Tuesday, December 16, 2008


Gib Guilbeau

Red Rhodes

"The Rockets" aka "Crazy Horse"

I ended up in the locked ward of Edgemont Hospital, on suicide watch, after my Continental Hotel experience. Edgemont Hospital was located right around Vermont Ave. and Hollywood Blvd., in the east end of Hollywood.

I stayed in the locked ward long enough for the staff to decide I was no longer a threat to myself. In time I was moved to the west wing, and allowed the freedom of the hospital hallways and outdoor patio, where I could get some fresh air and sunshine.

I was on medication to help keep me calm, but in my way of thinking the crisis was over for the time being. It was the combination of booze and cocaine that had gotten me so crazy, but after a week or so I'd cleared my head and body of those effects.

While I was in Edgemont "drying out" as they say, three members of "The Rockets," Danny Whitten, Ralph Molina, and Billy Talbot came to see me. By that time "The Rockets" had morphed into "Crazy Horse." Somehow they had been able to convince the staff to let me out of the hospital on a three or four hour day pass.

They took me to a recording studio where they announced, "We're going to make a record!" They'd all decided that this would be the best therapy possible for me at that time, and I was ecstatic at the prospect of cutting a record with my old friends.

Armed with a fifth of J and B scotch, purchased at a liquor store on the way, we headed for the recording studio, which I can't remember the name of. When we got there Danny pointed to Red Rhodes who was there to play steel guitar, something I'd used once before while doing the album Working in 1968. I met Gib Guilbeau, who played bluegrass fiddle on the session, a first for me.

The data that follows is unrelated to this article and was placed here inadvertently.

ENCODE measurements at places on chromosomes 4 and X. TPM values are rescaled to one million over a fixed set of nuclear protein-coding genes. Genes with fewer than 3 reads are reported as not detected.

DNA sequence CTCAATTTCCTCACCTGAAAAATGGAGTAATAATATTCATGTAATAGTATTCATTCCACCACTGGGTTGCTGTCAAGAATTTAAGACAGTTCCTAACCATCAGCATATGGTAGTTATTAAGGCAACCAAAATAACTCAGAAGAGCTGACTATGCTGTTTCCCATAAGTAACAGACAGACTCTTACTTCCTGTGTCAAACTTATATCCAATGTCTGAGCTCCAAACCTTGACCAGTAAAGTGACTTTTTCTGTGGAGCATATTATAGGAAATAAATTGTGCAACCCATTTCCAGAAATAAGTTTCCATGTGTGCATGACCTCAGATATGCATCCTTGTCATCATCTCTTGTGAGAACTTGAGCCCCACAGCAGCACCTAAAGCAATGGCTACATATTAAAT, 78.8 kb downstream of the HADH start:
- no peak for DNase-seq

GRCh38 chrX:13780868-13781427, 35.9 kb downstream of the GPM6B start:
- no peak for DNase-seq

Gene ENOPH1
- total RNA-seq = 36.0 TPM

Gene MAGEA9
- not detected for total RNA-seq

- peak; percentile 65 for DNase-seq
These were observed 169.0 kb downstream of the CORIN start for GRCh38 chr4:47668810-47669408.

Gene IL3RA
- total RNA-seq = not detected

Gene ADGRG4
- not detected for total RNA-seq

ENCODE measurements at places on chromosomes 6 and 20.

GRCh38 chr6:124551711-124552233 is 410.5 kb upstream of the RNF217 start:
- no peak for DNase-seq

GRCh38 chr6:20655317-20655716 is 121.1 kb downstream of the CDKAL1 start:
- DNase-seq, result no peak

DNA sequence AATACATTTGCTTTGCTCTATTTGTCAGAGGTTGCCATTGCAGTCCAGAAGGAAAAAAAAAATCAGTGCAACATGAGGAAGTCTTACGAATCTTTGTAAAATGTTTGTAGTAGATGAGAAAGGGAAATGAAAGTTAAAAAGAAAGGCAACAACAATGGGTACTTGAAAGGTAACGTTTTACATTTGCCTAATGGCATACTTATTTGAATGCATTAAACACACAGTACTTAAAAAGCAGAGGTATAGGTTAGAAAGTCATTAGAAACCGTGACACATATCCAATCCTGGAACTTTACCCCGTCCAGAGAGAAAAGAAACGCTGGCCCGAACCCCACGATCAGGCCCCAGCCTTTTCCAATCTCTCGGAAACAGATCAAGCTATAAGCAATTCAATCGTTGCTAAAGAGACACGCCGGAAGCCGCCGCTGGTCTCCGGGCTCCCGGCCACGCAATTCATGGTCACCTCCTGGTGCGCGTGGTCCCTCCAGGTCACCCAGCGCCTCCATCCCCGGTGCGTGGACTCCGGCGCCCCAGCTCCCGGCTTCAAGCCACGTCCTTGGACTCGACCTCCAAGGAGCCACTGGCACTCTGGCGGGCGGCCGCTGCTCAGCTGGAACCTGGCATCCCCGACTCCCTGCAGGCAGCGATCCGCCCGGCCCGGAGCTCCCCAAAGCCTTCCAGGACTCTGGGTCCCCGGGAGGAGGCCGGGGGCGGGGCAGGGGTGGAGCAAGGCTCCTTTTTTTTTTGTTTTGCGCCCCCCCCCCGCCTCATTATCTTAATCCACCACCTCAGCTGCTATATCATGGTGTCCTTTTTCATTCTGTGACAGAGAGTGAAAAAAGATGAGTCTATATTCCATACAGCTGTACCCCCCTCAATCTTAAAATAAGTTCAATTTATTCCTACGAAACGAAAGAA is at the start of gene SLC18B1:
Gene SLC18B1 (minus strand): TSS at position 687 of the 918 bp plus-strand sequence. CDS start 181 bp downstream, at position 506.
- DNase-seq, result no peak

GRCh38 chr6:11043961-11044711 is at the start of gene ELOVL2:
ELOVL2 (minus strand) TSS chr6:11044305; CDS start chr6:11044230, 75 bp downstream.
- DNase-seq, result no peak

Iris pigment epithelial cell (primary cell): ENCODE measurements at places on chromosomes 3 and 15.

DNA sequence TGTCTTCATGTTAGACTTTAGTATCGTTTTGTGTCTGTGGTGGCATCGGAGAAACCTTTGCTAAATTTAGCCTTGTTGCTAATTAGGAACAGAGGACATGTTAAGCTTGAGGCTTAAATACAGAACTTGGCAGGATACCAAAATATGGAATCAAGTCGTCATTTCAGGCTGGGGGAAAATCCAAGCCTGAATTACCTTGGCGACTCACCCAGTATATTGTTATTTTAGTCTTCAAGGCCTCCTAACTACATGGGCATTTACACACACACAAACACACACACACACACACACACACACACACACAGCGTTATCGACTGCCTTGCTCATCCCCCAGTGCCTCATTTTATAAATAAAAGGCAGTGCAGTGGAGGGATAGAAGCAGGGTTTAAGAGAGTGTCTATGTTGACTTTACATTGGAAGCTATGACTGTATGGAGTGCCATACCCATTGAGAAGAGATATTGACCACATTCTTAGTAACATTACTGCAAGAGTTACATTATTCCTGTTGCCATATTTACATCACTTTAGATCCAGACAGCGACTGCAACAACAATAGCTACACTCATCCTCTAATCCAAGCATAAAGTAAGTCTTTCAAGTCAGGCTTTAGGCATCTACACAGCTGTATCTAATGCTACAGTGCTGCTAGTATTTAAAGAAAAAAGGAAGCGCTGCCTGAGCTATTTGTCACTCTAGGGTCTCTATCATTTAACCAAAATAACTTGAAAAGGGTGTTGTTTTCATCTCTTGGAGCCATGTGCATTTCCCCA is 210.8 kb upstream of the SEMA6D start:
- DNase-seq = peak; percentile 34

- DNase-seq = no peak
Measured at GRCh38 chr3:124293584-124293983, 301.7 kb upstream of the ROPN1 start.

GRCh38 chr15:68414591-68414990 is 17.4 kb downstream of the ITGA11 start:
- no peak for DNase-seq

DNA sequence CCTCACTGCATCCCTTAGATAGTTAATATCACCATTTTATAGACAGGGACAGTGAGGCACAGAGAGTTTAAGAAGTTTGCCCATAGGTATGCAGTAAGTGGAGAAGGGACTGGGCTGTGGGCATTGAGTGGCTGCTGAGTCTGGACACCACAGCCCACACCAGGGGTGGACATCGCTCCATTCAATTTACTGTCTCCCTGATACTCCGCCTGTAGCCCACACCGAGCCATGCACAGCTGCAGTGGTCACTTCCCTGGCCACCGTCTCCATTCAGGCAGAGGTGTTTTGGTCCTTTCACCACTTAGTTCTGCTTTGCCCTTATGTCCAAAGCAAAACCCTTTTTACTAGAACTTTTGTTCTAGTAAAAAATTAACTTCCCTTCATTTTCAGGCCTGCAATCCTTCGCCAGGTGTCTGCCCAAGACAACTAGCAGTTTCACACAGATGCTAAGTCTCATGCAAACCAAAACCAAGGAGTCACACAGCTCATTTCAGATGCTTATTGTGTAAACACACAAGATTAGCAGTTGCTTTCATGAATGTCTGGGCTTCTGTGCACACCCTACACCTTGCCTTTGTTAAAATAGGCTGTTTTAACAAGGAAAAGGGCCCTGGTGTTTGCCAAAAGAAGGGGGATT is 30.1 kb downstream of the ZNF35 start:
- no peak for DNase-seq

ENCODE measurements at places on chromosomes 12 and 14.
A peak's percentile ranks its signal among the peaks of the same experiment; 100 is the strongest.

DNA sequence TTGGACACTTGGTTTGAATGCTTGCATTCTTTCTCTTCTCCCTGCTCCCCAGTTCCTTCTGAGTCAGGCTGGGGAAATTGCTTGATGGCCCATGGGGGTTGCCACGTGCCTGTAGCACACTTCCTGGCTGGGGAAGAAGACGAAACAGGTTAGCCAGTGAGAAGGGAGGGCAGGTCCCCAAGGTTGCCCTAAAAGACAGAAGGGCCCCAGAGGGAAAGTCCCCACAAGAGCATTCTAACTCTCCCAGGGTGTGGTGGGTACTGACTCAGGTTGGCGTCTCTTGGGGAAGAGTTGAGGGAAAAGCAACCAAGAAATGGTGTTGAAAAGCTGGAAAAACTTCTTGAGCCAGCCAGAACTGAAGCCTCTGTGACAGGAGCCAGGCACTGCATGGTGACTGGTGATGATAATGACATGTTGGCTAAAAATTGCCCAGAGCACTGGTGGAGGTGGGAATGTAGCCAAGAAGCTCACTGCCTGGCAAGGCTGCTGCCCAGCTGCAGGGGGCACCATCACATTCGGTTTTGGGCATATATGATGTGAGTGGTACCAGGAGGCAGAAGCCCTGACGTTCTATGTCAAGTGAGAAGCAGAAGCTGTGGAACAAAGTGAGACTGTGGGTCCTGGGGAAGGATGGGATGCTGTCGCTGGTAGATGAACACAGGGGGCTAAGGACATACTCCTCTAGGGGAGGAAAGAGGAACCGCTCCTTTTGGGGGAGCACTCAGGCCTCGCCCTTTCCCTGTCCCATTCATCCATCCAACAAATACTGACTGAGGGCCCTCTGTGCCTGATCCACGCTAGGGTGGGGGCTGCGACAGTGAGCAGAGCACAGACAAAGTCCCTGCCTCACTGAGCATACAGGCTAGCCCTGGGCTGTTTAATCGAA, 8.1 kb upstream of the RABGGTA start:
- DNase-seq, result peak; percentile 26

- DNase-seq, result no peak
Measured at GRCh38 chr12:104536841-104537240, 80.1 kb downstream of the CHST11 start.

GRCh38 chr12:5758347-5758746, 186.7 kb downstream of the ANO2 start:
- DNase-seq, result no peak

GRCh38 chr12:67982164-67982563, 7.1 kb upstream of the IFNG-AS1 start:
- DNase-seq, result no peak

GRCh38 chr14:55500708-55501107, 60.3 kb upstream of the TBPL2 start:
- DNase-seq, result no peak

The songs we cut were Big Spoke Wheel and My Body Doesn't Care. Big Spoke Wheel was written by me on a rooftop in West Hollywood, in 1969, during an eclipse of the sun. I have no memory of how they even knew about the song, or who was gonna pay for the session. Possibly Gavin Murrel produced it, and I don't know who engineered it.

It was a remarkable gift they gave to me that day, and what came out of it is captured for all time in the finished recordings. Both Danny Whitten and Red Rhodes are gone now, but they will live forever in my memory and through their music. I was lucky enough to have been a small part of it. These recordings are more important for their sakes than mine.

It is another part of the historical record of music from that time, created by chance and circumstance, and the friendship of those who lived and died playing the music they created and loved. To me, "Big Spoke Wheel" and "My Body Doesn't Care" are recordings created out of love and respect by those who participated in the making of it.